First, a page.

As construction continues on its new home across from the UC Berkeley campus, the Berkeley Art Museum/Pacific Film Archive (BAM/PFA) is finalizing plans for its first exhibition - Architecture of Life - in this location. The curvilinear structure, designed by Diller Scofidio + Renfro with EHDD as executive architect, fuses old and new, outfitting what was the UC Berkeley printing plant with modern exhibition space, offices, and theaters to make it a focal point in Berkeley's downtown arts district.
More on the $112 million project after the break.
Using the 48,000-square-foot Art Deco printing building as its framework, the new BAM/PFA pays homage to the past while updating the space to accommodate today's needs. Adaptive reuse of the existing structure provides ample area for eight unique gallery spaces, while a new building will provide an additional 35,000 square-feet. The design further embraces its former life by preserving original features, such as the sawtooth roof for natural daylighting.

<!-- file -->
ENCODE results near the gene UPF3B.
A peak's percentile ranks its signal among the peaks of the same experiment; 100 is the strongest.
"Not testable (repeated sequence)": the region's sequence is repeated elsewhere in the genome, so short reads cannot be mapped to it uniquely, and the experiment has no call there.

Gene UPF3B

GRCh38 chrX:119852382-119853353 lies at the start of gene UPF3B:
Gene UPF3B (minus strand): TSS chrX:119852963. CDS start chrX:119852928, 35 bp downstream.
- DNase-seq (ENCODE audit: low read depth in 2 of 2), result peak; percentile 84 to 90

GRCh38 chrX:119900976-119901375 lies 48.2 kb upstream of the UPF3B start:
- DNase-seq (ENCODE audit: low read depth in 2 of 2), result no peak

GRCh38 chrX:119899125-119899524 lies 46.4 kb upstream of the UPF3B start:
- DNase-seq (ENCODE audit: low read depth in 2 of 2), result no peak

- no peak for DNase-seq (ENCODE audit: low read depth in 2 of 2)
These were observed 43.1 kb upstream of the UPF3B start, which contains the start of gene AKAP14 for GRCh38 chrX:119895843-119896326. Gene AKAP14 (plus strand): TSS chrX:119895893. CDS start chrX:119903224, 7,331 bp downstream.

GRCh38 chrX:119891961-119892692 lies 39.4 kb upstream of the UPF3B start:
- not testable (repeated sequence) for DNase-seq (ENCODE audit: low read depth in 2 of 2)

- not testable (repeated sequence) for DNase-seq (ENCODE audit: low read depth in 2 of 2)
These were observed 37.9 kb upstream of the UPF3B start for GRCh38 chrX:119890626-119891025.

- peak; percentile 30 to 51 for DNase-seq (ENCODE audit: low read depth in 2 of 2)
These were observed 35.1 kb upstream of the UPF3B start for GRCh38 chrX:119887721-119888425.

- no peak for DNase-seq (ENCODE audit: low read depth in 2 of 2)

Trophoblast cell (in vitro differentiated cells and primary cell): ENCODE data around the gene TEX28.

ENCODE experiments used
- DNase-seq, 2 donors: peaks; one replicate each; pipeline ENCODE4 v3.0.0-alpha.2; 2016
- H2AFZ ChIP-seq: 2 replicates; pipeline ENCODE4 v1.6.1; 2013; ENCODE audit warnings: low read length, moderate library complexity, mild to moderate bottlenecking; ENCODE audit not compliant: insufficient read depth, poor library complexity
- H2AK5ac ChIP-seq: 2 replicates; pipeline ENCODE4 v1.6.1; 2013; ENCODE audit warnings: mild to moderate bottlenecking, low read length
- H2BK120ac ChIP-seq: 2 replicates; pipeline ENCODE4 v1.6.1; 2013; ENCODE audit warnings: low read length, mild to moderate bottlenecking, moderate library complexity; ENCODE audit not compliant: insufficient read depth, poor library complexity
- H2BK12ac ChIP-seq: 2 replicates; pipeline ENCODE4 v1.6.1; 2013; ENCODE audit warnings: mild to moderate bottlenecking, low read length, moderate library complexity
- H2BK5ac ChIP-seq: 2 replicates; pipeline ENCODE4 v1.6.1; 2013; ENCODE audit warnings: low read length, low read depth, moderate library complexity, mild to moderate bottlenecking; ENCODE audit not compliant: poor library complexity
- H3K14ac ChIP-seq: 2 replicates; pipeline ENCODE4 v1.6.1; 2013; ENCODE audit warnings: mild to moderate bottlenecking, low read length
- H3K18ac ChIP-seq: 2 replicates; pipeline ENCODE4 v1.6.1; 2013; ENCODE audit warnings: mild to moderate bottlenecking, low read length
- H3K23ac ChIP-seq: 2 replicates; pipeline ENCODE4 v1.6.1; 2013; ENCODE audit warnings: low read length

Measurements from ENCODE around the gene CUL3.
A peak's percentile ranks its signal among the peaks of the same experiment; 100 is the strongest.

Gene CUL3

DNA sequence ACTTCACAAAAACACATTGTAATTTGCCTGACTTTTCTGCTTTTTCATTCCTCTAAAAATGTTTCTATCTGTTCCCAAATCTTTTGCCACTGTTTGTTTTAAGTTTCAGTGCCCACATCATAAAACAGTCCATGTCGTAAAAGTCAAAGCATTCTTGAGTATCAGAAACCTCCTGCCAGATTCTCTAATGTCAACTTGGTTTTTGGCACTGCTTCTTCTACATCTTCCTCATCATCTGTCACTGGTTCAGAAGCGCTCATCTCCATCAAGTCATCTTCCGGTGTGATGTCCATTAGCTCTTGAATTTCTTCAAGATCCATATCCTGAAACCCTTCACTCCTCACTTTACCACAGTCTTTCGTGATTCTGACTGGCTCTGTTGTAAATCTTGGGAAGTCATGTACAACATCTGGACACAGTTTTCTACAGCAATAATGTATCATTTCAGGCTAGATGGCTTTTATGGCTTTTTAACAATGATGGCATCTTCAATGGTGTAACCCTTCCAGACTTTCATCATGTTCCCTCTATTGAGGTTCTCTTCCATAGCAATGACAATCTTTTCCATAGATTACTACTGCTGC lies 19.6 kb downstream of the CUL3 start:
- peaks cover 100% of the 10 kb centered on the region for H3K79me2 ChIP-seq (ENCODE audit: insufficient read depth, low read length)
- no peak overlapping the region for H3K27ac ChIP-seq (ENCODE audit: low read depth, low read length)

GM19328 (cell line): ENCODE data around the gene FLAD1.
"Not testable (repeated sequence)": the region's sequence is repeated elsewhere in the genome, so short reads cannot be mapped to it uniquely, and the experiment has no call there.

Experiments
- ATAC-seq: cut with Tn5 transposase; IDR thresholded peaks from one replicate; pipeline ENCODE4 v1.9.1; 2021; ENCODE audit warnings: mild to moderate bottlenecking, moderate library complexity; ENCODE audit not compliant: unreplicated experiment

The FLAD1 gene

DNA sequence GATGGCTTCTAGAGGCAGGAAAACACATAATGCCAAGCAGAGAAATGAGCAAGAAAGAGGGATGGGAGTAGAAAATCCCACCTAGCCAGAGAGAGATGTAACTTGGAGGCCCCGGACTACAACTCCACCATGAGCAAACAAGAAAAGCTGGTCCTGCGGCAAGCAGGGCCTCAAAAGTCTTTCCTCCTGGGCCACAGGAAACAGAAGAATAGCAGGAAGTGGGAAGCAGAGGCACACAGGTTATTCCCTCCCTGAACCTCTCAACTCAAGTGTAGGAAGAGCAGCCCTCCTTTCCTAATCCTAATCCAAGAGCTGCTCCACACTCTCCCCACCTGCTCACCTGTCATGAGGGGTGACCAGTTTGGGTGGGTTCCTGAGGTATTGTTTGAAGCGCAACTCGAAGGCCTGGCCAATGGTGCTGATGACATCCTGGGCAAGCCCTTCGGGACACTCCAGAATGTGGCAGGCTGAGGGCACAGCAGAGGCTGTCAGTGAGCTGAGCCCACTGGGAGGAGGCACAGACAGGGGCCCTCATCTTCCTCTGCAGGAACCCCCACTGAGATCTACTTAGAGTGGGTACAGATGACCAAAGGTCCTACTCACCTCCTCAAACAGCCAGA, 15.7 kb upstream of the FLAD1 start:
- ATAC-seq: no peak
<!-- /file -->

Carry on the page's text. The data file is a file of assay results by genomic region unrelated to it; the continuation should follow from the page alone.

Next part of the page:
The new structure simultaneously creates its own dramatic presence and echoes the Art Deco tradition of its neighbor. Its stainless steel-clad curvilinear form speaks to the streamlined style of the 1930s printing plant, while its distinct lines create a cohesive language throughout the building.
BAM/PFA features two film theaters of varying sizes, a performance forum, cafe, several galleries, and gathering spaces. More individualized activities can be undertaken in the four art and film study centers, the reading room, or the art-making lab. With state-of-the-art acoustic and projection systems, the museum will engage the public with numerous film screenings, educational programs, performances, and art exhibitions.
BAM/PFA is scheduled to open in early 2016.